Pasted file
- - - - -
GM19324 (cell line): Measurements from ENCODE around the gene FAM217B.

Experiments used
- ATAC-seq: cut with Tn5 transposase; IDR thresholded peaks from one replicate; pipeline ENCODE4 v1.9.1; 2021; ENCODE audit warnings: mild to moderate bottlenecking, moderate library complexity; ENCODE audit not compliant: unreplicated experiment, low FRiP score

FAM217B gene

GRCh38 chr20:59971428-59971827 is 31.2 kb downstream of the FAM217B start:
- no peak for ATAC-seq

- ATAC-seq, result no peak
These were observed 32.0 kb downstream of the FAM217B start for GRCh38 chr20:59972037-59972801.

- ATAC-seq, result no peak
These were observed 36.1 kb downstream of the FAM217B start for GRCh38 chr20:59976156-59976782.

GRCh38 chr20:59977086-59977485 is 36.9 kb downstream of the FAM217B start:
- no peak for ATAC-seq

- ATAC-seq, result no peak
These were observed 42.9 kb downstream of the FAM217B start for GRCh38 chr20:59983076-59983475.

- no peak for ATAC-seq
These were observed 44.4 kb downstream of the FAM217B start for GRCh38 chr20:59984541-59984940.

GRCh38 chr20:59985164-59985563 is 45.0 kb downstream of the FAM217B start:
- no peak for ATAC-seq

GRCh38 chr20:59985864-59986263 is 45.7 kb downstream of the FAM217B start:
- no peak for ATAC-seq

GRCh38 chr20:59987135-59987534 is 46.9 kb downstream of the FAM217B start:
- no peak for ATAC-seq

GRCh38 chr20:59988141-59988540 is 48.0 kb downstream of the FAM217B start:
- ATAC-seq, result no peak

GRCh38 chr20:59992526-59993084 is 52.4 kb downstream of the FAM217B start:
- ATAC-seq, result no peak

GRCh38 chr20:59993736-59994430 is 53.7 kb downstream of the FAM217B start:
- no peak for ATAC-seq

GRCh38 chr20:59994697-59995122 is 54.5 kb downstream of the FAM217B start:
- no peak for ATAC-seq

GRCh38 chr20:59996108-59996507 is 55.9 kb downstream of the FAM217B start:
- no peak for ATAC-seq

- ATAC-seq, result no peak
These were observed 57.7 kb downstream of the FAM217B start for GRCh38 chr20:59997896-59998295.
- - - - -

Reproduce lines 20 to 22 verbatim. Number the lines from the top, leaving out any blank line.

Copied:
- no peak for ATAC-seq

GRCh38 chr20:59987135-59987534 is 46.9 kb downstream of the FAM217B start:
- no peak for ATAC-seq